Here Taylor is quoting from: O’Donovan, John, Thomas O’Connor, P. (Patrick) O’Keeffe, and Michael Herity. Ordnance Survey Letters Letters Containing Information Relative to the Antiquities of the County of Donegal Collected during the Progress of the Ordnance Survey in 1837, 1838, and 1839. Dublin: Four Masters, 2002. 120-21.
In a note on p. 253 Taylor writes, "The ‘Outrage Papers’ contain crime reports for the period, and while faction fights seem to have been typical in the north, and to some extend to the east of southwest Donegal, the region itself is not much represented. This might of course be a function of reportage—the absence of police in the area—but both Ewing and O’Donovan, who traveled through the entire region taking notes—make a point of observing the quiescence of the region."
32Pochin Mould 137.
33Hastings, James, John A. Selbie, and Louis H. Gray. Encyclopaedia of Religion and Ethics. New York: Scribner’s, 1919. 21.
34Hardy, Philip Dixon. The Holy Wells of Ireland: Containing an Authentic Account of Those Various Places of Pilgrimage and Penance Which Are Still Annually Visited by Thousands of the Roman Catholic Peasantry. With a Minute Description of the Patterns and Stations Periodically Held in Various Districts of Ireland. Dublin: Hardy, & Walker, 1840. iii.
This book may be read in its entirety here.
Hardy’s book is very much an artifact of the racist, anti-Catholic views commonly held in Protestant communities of nineteenth-century Ireland, which often looked upon the rural poor of Ireland as almost a sub-human species. See this illustration from the book. The author supplements his own observations with those of other with similar views about the excesses of the "patterns." On p. 89 he quotes from Crofton Croker, Researches in the South of Ireland, (1824) "Scene at River Lee." "The tents are generally so crowded that the dancers have scarcely room for their performance: from twenty  to thirty men and women are often huddled together in each, and the circulation of porter and whiskey amongst the various groups is soon evident in its effects. All become actors, – none spectators, – rebellious songs, in the Irish language, are loudly vociferated, and received with yells of applause – towards evening the tumult increases, and intoxication becomes almost universal. Cudgels are brandished, the shrieks of women and the piercing cry of children thrill painfully upon the ear in the riot and uproar of the scene: indeed the distraction and tumult of a patron cannot be described. At midnight the assembly became somewhat less noisy and confused, but the chapels were still crowded: on the shore people lay ‘heads and points’ so closely that it was impossible to move without trampling on them; the washing and bathing in the well still continued, and the dancing, drinking, roaring, and singing were, in some degree, kept up throughout the night."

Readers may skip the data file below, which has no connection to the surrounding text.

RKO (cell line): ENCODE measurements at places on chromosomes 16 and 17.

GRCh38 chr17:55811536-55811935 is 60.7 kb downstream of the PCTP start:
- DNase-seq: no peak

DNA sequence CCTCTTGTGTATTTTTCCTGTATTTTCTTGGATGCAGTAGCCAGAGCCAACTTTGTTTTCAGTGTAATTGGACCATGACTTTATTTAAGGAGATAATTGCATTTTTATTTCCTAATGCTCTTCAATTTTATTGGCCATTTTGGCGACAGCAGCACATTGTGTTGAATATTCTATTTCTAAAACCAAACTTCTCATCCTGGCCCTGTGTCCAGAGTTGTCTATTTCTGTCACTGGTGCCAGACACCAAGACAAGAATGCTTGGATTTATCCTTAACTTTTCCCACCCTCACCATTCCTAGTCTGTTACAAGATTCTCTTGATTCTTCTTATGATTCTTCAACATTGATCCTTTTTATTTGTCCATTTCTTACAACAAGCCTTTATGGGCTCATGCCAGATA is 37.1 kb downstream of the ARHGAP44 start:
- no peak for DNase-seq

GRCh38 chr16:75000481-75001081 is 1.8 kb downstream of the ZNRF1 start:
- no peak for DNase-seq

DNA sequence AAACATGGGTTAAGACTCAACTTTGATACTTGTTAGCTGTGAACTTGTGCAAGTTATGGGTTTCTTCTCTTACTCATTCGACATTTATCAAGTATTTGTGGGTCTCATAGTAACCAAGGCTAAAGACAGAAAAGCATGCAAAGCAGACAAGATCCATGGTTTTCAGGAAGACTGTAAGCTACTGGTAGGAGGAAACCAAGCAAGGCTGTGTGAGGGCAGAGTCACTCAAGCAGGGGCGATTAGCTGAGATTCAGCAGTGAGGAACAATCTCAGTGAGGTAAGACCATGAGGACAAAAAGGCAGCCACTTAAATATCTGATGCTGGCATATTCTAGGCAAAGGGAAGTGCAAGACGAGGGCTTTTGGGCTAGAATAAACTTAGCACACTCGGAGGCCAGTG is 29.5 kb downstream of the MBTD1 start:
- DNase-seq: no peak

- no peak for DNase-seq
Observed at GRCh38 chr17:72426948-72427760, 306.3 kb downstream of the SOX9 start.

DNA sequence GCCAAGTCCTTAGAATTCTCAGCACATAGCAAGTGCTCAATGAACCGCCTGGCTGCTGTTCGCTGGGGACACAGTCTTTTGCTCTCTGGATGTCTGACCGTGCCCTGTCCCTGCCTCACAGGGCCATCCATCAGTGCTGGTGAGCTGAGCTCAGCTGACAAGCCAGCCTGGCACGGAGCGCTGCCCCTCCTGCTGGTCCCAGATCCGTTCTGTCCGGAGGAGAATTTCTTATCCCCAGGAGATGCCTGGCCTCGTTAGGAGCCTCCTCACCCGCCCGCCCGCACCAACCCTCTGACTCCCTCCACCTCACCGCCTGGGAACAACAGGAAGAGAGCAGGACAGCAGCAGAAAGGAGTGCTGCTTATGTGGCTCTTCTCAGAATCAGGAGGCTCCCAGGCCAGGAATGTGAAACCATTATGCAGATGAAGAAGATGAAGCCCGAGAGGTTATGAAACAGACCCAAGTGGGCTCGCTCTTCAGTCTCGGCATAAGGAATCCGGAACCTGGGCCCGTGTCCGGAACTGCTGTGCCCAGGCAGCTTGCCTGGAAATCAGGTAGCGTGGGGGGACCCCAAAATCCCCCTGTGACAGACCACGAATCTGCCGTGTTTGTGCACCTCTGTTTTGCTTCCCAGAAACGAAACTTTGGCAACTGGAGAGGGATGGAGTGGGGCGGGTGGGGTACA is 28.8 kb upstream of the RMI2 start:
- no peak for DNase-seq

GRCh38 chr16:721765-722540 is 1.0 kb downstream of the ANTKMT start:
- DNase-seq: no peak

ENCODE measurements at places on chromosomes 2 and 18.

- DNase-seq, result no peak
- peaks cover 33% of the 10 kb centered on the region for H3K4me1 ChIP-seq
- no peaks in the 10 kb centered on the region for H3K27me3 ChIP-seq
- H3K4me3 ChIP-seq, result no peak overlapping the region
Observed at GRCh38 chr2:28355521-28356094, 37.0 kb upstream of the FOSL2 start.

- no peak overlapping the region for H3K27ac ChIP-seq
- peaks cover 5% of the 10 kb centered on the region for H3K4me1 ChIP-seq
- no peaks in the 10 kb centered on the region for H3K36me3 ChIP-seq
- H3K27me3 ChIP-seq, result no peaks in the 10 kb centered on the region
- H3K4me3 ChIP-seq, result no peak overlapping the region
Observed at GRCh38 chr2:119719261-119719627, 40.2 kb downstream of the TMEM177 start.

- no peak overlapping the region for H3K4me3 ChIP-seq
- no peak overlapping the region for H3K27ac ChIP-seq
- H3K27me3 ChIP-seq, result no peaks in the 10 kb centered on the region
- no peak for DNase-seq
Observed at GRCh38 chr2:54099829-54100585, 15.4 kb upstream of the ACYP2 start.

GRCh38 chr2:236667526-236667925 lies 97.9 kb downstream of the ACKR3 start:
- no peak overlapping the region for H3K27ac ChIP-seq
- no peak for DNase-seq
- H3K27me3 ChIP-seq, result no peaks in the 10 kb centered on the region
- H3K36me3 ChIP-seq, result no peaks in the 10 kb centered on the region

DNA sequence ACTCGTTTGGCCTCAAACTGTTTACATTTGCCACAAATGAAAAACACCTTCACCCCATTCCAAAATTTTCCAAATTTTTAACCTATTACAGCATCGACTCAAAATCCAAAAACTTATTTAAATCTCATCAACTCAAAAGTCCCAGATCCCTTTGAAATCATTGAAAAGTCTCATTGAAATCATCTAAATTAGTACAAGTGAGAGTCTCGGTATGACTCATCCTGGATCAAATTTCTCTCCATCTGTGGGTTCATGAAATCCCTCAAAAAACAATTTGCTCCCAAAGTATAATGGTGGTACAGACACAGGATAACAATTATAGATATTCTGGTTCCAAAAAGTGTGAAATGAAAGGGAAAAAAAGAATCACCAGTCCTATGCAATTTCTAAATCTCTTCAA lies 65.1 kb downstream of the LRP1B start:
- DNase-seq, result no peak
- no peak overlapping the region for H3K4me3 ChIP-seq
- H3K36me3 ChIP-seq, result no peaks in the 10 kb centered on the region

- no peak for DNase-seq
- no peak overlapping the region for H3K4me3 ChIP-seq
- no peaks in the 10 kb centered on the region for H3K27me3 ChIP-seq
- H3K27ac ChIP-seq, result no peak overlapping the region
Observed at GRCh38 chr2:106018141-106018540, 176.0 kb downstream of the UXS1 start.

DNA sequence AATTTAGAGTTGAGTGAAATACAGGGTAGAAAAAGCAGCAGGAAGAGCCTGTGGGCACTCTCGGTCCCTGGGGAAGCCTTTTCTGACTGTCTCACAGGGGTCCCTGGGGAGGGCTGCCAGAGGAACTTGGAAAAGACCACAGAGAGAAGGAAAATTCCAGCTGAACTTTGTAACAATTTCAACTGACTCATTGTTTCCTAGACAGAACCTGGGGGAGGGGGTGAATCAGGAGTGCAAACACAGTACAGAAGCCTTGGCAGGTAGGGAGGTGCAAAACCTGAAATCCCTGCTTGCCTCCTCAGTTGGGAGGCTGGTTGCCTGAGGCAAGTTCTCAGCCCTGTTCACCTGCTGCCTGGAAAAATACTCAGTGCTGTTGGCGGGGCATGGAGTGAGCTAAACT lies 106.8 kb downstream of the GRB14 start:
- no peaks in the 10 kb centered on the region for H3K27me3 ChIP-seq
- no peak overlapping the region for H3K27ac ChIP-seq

350 Giollain, Diarmuid. "Revisiting the Holy Well." Eire-Ireland 40.1&2 (2005): 32-33.
Talor writes, "…many clergy so successfully captured and tamed such devotions that some began to look further, reviving defunct pilgrimages in order to reinvigorate what could now be perceived as quaint local custom. Once securely positioned as patrons of the pilgrimages, local clergy would sometimes promote other devotions at the site, with lay support…"
Glencolumbkille Turas Stations
1Taylor, Lawrence J. Occasions of Faith: an Anthropology of Irish Catholics. Philadelphia: University of Pennsylvania, 1995. 61.
Quoting O’Donovan, John, Thomas O’Connor, P. (Patrick) O’Keeffe, and Michael Herity. Ordnance Survey Letters Letters Containing Information Relative to the Antiquities of the County of Donegal Collected during the Progress of the Ordnance Survey in 1837, 1838, and 1839. Dublin: Four Masters, 2002. 120-21.
Quoting O’Donovan, John, Thomas O’Connor, P. (Patrick) O’Keeffe, and Michael Herity. Ordnance Survey Letters Letters Containing Information Relative to the Antiquities of the County of Donegal Collected during the Progress of the Ordnance Survey in 1837, 1838, and 1839. Dublin: Four Masters, 2002. 120-21.
"On the summit of the gloomy mountain of Slieve Leag are yet shewn the ruins of the little cell of Aodh Mac Bric…A most solemn turas was performed here in the memory of the last generation, but he liveth not now who could point out all the hallowed spots to be visited and prayed at, so that it has been abandoned as a station of pilgrimage to the rapid oblivion of the name and fame of the solitary Bishop Aidus."
4Price, Liam. "Glencolumbkille, County Donegal, and Its Early Christian Cross-Slabs." The Journal of the Royal Society of Antiquaries of Ireland Seventh 11.3 (1941): 72.
Quoting O’Donovan, John, Thomas O’Connor, P. (Patrick) O’Keeffe, and Michael Herity. Ordnance Survey Letters Letters Containing Information Relative to the Antiquities of the County of Donegal Collected during the Progress of the Ordnance Survey in 1837, 1838, and 1839. Dublin: Four Masters, 2002. 127.
6Price 71-88. Photographs credited to "T. H. Mason"
7Herity, Michael. Gleanncholmcille: A guide to 5,000 years of history in stone. Dublin: Na Clocha Breaca, 1998. 16.
8Cunningham, Gerard. Turas Cholm Cille – A Pocket Guide. Dublin: Faduca, 2010. 5.